USE IN PEDIATRIC POPULATIONS. Both risperidone and aripiprazole have indications for child and adolescent bipolar disorder (acute mania) for ages 10-17, and for adolescent schizophrenia (ages 13-17). Risperidone and aripiprazole are FDA-approved for irritability associated with autism in child and adolescent patients ages 5-16. Antipsychotic drug-naïve patients and younger patients are more susceptible to EPS and to weight gain. Use of the minimum effective dose can minimize EPS risk.

USE IN GERIATRIC POPULATIONS. The increased sensitivity to EPS, orthostasis, sedation, and anticholinergic effects are important issues for the geriatric population, and often dictate the choice of antipsychotic medication. Avoidance of drug-drug interactions is also important, as older patients on numerous concomitant medications have multiple opportunities for interactions. Elderly patients have an increased risk for tardive dyskinesia and parkinsonism. Increased risk for cerebrovascular events and all-cause mortality is also seen in elderly patients with dementia. Compared to younger patients, antipsychotic-induced weight gain is lower in elderly patients.

USE DURING PREGNANCY AND LACTATION. Antipsychotic agents carry pregnancy class B or C warnings. Human data indicate no patterns of toxicity and no consistent increased rates of malformations. Haloperidol is often cited as the agent with the best safety record based on decades of accumulated human exposure reports. Antipsychotic drugs are designed to cross the blood-brain barrier, and all have high rates of placental passage. Use in lactation presents a separate set of concerns due to the low level of infant hepatic catabolic activity in the first 2 postpartum months. The inability of the newborn to adequately metabolize xenobiotics presents a significant risk for antipsychotic drug toxicity.


Mania is a period of elevated, expansive, or irritable mood with coexisting symptoms of increased energy and goal-directed activity, and decreased need for sleep. Mania represents 1 pole of what had been termed manic-depressive illness, but is now referred to as bipolar disorder. Mania may be induced by medications (e.g., DA agonists, antidepressants, stimulants) or substances of abuse, primarily cocaine and amphetamines, although periods of substance-induced mania should not be relied on solely to make a diagnosis of bipolar disorder.

Mania is distinguished from its less severe form, hypomania, by the fact that hypomania, by definition, does not result in functional impairment or hospitalization, and is not associated with psychotic symptoms. Patients who experience periods of hypomania and major depression have bipolar II disorder, those with mania at any time, bipolar I, and those with hypomania, but less severe forms of depression, cyclothymia. The prevalence of bipolar I disorder is roughly 1% of the population, and the prevalence of all forms of bipolar disorder 3-5%. Genetics studies of bipolar disorder have yielded several loci of interest associated with disease risk and predictors of treatment response, but the data are not yet at the phase of clinical application.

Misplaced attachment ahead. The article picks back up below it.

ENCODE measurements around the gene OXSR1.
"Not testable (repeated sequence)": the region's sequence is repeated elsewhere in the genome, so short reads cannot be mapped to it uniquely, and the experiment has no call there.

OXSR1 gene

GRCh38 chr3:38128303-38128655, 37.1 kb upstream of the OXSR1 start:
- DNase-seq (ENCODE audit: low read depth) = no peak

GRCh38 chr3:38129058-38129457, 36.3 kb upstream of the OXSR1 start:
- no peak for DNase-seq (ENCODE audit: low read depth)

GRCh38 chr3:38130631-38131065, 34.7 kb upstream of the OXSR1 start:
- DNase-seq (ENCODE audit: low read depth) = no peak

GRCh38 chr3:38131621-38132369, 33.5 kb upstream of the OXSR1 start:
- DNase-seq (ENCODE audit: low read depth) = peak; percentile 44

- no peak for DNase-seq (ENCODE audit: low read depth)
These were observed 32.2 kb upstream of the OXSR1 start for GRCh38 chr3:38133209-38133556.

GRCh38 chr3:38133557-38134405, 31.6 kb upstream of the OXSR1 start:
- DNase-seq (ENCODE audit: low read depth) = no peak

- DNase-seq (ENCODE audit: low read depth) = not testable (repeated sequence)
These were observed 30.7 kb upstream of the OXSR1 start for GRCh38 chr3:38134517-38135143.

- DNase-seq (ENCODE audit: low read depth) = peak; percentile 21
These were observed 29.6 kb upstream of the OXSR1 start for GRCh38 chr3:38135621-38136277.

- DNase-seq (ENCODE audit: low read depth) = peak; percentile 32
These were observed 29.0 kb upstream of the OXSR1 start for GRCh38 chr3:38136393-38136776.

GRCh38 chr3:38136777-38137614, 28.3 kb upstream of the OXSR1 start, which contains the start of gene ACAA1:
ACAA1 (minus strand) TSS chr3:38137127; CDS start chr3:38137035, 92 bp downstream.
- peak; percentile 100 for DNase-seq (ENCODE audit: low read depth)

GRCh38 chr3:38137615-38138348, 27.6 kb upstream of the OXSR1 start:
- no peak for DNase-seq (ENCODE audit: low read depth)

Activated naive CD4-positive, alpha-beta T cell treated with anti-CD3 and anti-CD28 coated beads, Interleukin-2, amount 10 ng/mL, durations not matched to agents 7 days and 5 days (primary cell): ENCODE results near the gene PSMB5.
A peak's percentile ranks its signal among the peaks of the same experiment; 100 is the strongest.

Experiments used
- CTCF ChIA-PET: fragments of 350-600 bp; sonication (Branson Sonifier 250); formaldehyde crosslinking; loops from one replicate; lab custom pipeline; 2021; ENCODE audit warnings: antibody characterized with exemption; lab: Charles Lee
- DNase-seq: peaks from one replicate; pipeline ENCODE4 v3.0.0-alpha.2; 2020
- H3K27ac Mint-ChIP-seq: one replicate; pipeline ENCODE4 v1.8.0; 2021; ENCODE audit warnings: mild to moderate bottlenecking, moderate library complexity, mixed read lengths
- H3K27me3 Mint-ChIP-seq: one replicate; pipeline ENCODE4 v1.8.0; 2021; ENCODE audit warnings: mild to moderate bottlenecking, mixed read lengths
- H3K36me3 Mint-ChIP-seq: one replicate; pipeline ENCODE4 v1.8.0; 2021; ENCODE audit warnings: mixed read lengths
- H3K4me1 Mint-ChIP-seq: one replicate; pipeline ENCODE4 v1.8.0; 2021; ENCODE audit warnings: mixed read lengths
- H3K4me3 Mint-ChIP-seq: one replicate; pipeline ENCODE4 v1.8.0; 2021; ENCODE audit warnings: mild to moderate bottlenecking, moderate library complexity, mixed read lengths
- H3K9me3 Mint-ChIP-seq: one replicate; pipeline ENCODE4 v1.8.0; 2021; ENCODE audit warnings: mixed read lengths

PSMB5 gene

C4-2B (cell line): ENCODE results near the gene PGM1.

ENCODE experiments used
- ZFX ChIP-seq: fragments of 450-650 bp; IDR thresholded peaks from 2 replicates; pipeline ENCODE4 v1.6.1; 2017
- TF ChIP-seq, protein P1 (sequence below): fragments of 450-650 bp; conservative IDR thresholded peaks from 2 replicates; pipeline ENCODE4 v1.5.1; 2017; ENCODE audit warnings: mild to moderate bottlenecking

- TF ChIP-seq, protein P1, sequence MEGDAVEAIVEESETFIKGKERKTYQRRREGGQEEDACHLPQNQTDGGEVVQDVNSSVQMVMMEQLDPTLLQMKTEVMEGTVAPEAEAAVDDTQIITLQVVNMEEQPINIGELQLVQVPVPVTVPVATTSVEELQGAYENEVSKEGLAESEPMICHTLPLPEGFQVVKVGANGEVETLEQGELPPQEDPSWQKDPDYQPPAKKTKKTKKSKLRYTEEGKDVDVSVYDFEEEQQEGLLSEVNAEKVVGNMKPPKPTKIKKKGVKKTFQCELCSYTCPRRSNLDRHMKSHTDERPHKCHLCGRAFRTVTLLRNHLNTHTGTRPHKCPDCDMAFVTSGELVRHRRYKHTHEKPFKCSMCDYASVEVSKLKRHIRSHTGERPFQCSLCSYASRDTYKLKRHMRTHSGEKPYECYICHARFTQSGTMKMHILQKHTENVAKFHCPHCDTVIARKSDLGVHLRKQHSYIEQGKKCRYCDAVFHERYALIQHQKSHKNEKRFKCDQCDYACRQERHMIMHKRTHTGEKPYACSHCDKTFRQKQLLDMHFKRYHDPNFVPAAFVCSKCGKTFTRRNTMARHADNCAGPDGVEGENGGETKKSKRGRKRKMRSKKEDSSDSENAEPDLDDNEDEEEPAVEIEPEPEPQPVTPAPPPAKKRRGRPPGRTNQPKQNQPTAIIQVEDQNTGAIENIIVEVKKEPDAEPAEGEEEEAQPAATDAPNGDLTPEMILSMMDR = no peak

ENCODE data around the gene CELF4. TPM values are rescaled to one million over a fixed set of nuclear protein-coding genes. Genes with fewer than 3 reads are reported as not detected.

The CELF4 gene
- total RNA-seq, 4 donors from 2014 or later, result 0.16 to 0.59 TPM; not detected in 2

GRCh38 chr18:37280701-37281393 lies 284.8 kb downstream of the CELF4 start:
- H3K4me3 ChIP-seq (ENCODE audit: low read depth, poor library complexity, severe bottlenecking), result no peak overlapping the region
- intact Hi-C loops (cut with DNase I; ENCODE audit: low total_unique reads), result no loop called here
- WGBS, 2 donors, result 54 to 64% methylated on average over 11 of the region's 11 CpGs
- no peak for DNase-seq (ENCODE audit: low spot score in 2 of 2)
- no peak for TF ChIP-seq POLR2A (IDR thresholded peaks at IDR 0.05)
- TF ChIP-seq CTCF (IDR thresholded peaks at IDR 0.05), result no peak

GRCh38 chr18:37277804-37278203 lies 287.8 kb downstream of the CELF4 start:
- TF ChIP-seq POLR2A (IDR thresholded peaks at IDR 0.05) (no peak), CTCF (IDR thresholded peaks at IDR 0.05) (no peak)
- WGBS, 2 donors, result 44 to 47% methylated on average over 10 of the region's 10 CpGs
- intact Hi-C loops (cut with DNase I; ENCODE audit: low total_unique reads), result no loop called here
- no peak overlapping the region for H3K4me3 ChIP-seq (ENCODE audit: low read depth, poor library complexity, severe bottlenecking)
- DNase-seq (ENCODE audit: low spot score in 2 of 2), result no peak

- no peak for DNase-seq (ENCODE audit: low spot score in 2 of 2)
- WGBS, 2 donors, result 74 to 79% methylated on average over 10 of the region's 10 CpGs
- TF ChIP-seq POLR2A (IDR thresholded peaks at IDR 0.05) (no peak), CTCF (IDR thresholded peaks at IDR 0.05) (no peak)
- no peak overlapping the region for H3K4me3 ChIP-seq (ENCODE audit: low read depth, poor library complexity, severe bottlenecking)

There is no medication designed to treat the full spectrum of bipolar disorder. While many classes of agents demonstrate efficacy in acute mania, including lithium, antipsychotic drugs, and certain anticonvulsants, no medication has surpassed lithium’s efficacy for prophylaxis of future manic and depressive phases of bipolar disorder, and no other medication has demonstrated lithium’s reduction in suicidality among bipolar patients.


ANTIPSYCHOTIC AGENTS. The chemistry and pharmacology of antipsychotic medications are addressed earlier in this chapter.

ANTICONVULSANTS. The pharmacology and chemistry of the anticonvulsants with significant data for acute mania (valproic acid compounds, carbamazepine) and for bipolar maintenance (lamotrigine) are covered in Chapter 21. These compounds are of diverse chemical classes, but share the common property of functional blockade of voltage-gated Na+channels, albeit with differing binding sites. These anticonvulsants have varying affinities for voltage-dependent Ca2+ channels, and differ in their ability to facilitate GABA-ergic (valproate) or inhibit glutamatergic neurotransmission (lamotrigine).

LITHIUM. Salts of the monovalent cation lithium (Li+) share some characteristics with those of Na+ and K+. Traces of the ion occur normally in animal tissues, but it has no known physiological role. Lithium carbonate and lithium citrate are used therapeutically in the U.S.